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Bagmati River Festival: A Festival of 21st Century

Author(s): A Success River Conservation Model from the Bagmati
Congress: 2008
Author(s): Megh Ale, Parveen Chhetri
Megh - President, Nepal River Conservation Trust (NRCT) Parveen - Board Member, NRCT

Keyword(s): Bagmati River Festival, River Conservation, Public campaigning, Nepal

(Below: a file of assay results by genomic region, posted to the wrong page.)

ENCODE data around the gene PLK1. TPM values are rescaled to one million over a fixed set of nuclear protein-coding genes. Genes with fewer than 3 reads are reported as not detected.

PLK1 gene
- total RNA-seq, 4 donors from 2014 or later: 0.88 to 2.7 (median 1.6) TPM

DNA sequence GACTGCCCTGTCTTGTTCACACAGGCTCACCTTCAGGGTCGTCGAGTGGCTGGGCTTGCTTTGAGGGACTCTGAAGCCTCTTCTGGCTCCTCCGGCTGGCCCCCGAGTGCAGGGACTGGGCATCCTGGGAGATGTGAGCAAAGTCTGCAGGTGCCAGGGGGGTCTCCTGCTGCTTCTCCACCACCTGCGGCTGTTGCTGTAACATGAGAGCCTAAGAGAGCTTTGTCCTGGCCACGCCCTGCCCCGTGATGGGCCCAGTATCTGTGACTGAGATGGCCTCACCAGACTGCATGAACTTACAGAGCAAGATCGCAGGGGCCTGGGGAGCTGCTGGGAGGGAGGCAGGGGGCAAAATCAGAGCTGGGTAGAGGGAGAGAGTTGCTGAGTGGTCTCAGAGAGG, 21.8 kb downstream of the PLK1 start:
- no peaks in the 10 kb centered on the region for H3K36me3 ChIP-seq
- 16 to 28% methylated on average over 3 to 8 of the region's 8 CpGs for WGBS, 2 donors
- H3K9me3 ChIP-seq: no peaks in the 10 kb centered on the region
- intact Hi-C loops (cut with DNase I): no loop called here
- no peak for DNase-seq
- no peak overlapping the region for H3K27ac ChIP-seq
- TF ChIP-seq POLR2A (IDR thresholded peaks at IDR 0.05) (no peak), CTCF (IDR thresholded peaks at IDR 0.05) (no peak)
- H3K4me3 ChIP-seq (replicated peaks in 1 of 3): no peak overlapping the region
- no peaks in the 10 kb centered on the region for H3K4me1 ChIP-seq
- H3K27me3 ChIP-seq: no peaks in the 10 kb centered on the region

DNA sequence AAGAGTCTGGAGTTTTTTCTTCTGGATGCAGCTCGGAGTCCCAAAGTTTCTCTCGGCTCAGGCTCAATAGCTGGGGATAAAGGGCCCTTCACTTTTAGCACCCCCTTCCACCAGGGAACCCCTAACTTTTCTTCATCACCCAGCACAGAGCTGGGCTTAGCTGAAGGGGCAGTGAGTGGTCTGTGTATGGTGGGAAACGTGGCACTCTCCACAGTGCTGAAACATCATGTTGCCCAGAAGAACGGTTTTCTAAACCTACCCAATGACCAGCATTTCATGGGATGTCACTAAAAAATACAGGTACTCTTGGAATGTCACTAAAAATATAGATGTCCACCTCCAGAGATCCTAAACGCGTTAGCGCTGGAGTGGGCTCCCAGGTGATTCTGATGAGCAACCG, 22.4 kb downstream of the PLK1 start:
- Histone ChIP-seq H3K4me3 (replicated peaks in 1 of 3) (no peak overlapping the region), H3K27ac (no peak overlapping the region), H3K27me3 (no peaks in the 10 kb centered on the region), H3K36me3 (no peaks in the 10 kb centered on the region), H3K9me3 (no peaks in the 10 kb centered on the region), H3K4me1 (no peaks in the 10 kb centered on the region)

AbstractBagmati River is the principal and sacred river of the Kathmandu Valley. It has altogether 20 tributaries within the valley and is an important source for drinking water and irrigation to the valley’s people. This river flows through the heart of the valley passing through the holy temples of Pashupatinath, Guheswori and many more. Historically, Bagmati River has acted as a cohesive force for the community of Kathmandu, and it has helped to sustain and support this community. It was a place where both devotees and non-devotees alike could go to pray or to reconcile in peace, where they could sit and reflect upon their roles and responsibilities and make sense of their daily lives. However, over the past 20 years, the pressure placed upon Bagmati and other rivers by the ever growing population of the Kathmandu Valley have turned this sacred river into something that is little more than a drain- a convenient disposal system for the solid waste and sewage produced by the people of Kathmandu. Due to such degraded state of the rivers, devotees are now reluctant to go on the banks of these rivers to worship and pay homage to their gods like they used to in the past. Water sources, particularly rivers such as Bagmati, Bishnumati, Tukucha, Dhobi Khola and Balkhu, are now deeply polluted and unfit for human use. It is also estimated that 30% of the river flowing through Chobhar during the off season is all but raw sewage and sludge. Thus, it is imperative that we respond to these issues with appropriate measures that are timely and effective. In response to the worsening situation of the Bagmati River and in order to alter the biological degradation in it, NRCT had initiated a Bagmati river conservation campaign called Bagmati River Festival (BRF) in 2001, in association with some like-minded organisations. The festival aimed to provide a platform for all interested individuals and organisations to express their concern and provide solutions to overcome the plight of this holy river. Since then, BRF is being organized on an annual basis and today, the number of active partner organisations has crossed over eighty-four. Also, over four-hundred institutions have participated in this event so far, since its inception in 2001. The partner organisations includes many I/NGOs, I/GOs, academia, research and development organisations, business houses, local clubs, media, actors, singers and music bands, conservation campaigners and civil society. Government organisations like Nepal Tourism Board, Sustainable Tourism Board, Kathmandu Metropolitan City, different ministries and some I/NGOs along with donor communities, corporate and media houses etc. are providing minimum funding and technical support to organize the events included in the BRF. The festival has attracted people of all age groups (School children to university graduates and job holders to retired professionals) and from a variety of professions. The two and half month festival is formally launched every year on June 5th to mark the World Environment Day (WED) and continues till the third or fourth week of August. Depending on Nepali calendar, it ends on Nagpuja, a holy festival of Hindus. The festival comprises of several events including clean-up campaign, tree plantation program, heritage walk, rafting for public, press/media dunga daud, corporate dunga daud, corporate challenge, poetry, drama, essay and photography competition at school levels, Bagmati eco-challenge, training on waste management to several groups of women living along the bank of the Bishnumati/ Bagmati river, school student's kayak race, professional down river kayak race, Bagmati friendship float, student’s theatre program, technical workshop on Bagmati/Bishnumati river, sharing scientific findings about the river, public exhibition on various activities done by the partner organisations, Bagmati conservation campaigns and rallies, anti-plastic campaigns, women for Bagmati cycle rally, exhibition of environmental models prepared by the students of high school, live music concerts etc. The unique feature of the Bagmati River Festival is that, it is probably the only model in world that gives an equal opportunity to interplay science, sports, conservation education, recreation, music, religion and social activities to produce synergy in conservation and gives a unique opportunity to interact among peoples of different areas and professions. As a result one can easily notice the contribution made by the festival to save the sacredness of the Bagmati River. The volume of waste dumped in the river and riverbank is relatively less in comparison to the population growth and level of awareness among the stakeholders is increasing. The biggest achievement of the Bagmati River Festival is that, it has somehow managed to develop a common and active alliance of over eighty like-minded organizations and has gained an identity as the “Festival of the 21st Century”. Since the population in the valley is growing rapidly, the amount of daily waste generation has almost doubled in last one decade and due to the lack of proper waste management system, again Bagmati is becoming the ultimate dumping destination of the majority of these wastes. In this context we have realized that intensifying the Bagmati River Festival can be the only way to ensure biological, social, religious and political sustainability of the Bagmati River. The paper admits some innovative approach practiced in the Bagmati River of Nepal with a great replication potential elsewhere, to reverse the degradation of the river and other wetland ecosystems. It effectively gives an aperture to think about stakeholder’s involvement in the conservation. Promotion of river conservation campaigns changing the conventional conservation mind sets and promoting conservation through participation. It has a big potential of replication elsewhere as it is an absolute participatory approach of conservation.